07-31-2012 03:18 PM
I'll let you all chew into these -- I'm just the messenger, remember! But, just saw a couple of headlines on the newswire here a couple minutes ago showing that though they expect ethanol margins to improve in the next few months, officials with ADM "expect consolidation" and "would consider acquisitions." Under the circumstances with the RFS possibly on its way to the chopping block, what do you think?
On the topic, here are a few numbers to chew on: Where corn prices could wind up based on a few yield estimates (that many I'm sure will argue are still pretty high) and whether or not the ethanol mandate remains in place.
07-31-2012 03:33 PM
He started with a faulty/failed premise and built his house of cards on it from there.
The major flaw to start with was "TREND LINE YIELDS" . Impossible to get anywhere near trend line with record or near record plantings because to get there many marginal traditionally low productive acres had to be used. Trend line hasn't ever been hit with record plantings. Also trend line yields have a built in flaw as no new wonderful silver magic yield inhancing thing has happened like in the "70's to late '90's time frame. The steady climb of yields is not there.
Now throw in a major world wide drought that is going to start it's third year, and well Few large carry outs left in any of the grains. Uncharted waters here guys and gals.
JMHO and worth just what you paid for it.
07-31-2012 03:43 PM
Hey, Hobby. So, you think that just the notion of "trend yields" actually being trend is false, or just the fact that he based his yield projections on a percentage of previous trend yields?
07-31-2012 03:52 PM - edited 07-31-2012 04:20 PM
He based his figures on a false made up # and then got faulty #'s from there on out.
"Garbage in..Garbage out" Pretty typical of many Experts with little or no real world experiences.
Ok just was being interrupted before. Yes I disagree with "trend line" yields. The only way to get them is to only plant the best acres and not the marginal acres like came in this year.
The line that made the "trend" had quite a few low plantings in them and the only time we hit trend line was on the low planting years when basicly only the best most productive acres were planted.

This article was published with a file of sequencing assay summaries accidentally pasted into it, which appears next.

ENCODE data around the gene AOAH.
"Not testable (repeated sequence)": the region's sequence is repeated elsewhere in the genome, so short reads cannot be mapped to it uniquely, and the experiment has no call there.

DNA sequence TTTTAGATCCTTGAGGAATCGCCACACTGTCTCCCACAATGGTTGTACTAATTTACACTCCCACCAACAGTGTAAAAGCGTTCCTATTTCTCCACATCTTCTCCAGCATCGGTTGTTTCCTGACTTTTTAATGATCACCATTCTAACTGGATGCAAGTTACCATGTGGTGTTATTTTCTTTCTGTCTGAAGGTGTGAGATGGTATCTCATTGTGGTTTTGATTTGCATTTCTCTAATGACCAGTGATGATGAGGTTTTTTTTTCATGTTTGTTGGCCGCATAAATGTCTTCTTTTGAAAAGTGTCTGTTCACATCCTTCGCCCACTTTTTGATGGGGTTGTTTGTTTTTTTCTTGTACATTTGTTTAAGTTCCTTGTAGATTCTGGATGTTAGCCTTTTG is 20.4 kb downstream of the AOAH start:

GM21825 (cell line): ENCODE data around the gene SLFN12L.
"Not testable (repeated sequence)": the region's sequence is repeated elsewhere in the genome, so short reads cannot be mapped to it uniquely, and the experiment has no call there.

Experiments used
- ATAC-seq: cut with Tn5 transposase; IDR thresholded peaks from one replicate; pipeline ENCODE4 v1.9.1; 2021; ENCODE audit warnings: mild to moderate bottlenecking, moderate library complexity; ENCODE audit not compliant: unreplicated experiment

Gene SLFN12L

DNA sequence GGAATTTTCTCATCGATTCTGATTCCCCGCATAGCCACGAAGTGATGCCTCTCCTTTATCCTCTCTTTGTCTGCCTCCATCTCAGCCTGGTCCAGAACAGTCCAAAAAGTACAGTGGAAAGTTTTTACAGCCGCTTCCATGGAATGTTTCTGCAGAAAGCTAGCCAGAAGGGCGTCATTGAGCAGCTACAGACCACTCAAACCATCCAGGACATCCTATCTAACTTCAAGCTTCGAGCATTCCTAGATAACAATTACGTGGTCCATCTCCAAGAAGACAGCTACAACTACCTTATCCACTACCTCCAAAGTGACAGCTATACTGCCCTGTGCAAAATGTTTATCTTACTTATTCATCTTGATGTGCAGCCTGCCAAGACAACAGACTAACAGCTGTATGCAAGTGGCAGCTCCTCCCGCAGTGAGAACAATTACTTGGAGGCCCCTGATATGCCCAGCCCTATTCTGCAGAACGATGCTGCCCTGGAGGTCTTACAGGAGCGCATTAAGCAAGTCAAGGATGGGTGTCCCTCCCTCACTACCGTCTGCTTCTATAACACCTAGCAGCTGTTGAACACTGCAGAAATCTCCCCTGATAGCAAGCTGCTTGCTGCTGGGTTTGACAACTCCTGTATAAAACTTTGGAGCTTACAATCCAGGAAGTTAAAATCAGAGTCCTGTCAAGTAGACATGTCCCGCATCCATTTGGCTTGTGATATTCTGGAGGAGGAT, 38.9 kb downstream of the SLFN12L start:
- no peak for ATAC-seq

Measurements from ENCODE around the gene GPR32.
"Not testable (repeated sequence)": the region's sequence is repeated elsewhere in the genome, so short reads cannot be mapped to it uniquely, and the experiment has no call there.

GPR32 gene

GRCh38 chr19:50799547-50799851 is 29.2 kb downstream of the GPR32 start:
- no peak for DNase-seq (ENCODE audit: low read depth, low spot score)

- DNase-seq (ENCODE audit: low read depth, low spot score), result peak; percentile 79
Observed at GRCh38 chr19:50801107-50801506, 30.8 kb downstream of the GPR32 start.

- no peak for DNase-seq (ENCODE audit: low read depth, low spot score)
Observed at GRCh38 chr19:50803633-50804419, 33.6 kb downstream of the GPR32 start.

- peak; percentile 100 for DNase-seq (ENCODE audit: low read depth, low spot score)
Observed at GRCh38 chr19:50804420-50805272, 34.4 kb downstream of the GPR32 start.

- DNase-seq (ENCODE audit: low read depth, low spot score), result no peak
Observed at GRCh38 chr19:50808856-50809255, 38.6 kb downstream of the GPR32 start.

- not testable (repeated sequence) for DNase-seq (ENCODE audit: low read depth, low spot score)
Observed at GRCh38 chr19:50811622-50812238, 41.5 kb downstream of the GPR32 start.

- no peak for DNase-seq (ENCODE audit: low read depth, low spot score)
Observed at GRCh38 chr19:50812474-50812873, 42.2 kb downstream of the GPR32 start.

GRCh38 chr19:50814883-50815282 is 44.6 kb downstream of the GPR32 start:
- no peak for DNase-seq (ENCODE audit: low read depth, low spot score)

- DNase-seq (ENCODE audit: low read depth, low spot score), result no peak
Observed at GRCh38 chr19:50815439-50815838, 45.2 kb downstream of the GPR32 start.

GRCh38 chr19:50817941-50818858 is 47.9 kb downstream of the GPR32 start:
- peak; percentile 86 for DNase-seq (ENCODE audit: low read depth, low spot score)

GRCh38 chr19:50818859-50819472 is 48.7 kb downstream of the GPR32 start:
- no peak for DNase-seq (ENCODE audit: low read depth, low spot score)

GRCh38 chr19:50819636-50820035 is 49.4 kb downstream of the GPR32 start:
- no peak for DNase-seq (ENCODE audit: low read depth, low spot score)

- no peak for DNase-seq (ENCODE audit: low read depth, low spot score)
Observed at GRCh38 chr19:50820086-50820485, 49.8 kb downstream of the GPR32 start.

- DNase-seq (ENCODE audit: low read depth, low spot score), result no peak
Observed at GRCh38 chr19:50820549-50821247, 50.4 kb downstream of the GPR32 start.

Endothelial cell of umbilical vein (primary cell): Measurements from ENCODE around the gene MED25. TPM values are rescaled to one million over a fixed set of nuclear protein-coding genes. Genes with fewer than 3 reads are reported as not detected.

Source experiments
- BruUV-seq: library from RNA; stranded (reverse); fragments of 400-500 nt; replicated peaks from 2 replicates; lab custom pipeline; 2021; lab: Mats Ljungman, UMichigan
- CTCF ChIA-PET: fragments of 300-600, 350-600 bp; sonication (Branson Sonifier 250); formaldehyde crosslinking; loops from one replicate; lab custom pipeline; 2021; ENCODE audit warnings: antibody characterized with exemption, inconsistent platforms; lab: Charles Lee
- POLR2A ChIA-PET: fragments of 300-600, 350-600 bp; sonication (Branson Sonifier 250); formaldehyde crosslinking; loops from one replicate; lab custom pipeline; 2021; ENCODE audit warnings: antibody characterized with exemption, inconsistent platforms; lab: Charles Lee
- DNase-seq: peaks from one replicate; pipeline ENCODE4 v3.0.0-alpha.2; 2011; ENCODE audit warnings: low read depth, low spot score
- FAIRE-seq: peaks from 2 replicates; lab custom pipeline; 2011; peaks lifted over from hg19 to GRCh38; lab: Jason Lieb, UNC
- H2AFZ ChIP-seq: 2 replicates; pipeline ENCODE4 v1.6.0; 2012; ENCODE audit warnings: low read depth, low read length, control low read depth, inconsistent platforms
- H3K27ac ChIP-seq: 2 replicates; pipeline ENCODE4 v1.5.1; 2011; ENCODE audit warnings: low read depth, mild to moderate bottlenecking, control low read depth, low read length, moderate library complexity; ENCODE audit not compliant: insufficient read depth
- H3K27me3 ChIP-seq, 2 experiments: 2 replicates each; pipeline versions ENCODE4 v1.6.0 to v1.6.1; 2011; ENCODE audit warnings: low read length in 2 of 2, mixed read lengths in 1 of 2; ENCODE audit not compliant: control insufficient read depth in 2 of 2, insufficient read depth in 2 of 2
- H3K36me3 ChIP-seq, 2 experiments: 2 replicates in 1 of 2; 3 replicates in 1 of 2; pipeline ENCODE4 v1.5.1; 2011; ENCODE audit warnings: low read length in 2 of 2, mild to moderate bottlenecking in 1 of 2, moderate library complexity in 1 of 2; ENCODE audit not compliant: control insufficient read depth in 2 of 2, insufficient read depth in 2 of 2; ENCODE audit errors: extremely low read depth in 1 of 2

If we had had one of those low planted acre years this year his numbers may have worked close enough. Also this drought is bigger than '88 or '77. He needs to take only the largest planted years and do a trend line from those and see if there is a difference.
07-31-2012 07:16 PM
Just statistically Hobby, you are the one with bizarrely false assumptions.
Trend is trend becasue it is calculated. To start anywhere else will lead to much disappointment. The varities are better. The farmers are better. Everyone's fertility is better. The timing is better. The whole blooming system is better. For some of us, the dirt is getting better. Your whole premise is simply disproved by all of history. Sorry.
Just to his numbers though, without a 3" rain across the whole soybean belt in the next 14 days (none forecast I know) the bean yield might be tough to get above 30 not 40. Put 30 in your bean numbers. Those will be the good ole days. :-)
Just to appease you guys focused on the last 4 million acres planted on "marginal ground", just make it yield 90 bu/ac and then keep the balance at the trend yield. You will find it just doesn't matter much to the whole picture. 50 bu below trend for 4 mil acres is only 200 mil bu out of a normal 13 Bil. A rounding error. In 2012 the problem with yield will be the millions of good acres that makes 100 , not the marginal ground. jmo
08-01-2012 07:36 AM
Time, I agree with hobby on this one. Personally I believe USDA projected 166 to keep grain somewhat cheap for a portion of the summer all while our stocks were historically low. We have had 3 sub trend years in corn if you count this one. When you sit down with your crop insurance agent at the beginning of the year you don't base your insured acres on trend yields, its your 5 year average. Why shouldn't USDA figure Americas corn crop in the same fashion? Sure we have better hybrids but if you take a look outside they all (the improved hybrids) bit it this year. Some of the worst looking corn in my county is a certain companies "drought tolerant" corn. We were in trouble moisture wise in mid May and the market seemed to follow 166 all the way till mid June.
08-01-2012 08:17 AM
Blacksand - are you referring to "DEdrought resistant corn seed? I have some test plots with the Dek and so far the corn is taller and looks better in Van Buren county in SW MIch. but school is still in session so I'm not going to make any positive remarks for at a month. As of today, I'm hoping for 75 bu. average. I don't have the stomach to go driving around on any crop tours this year.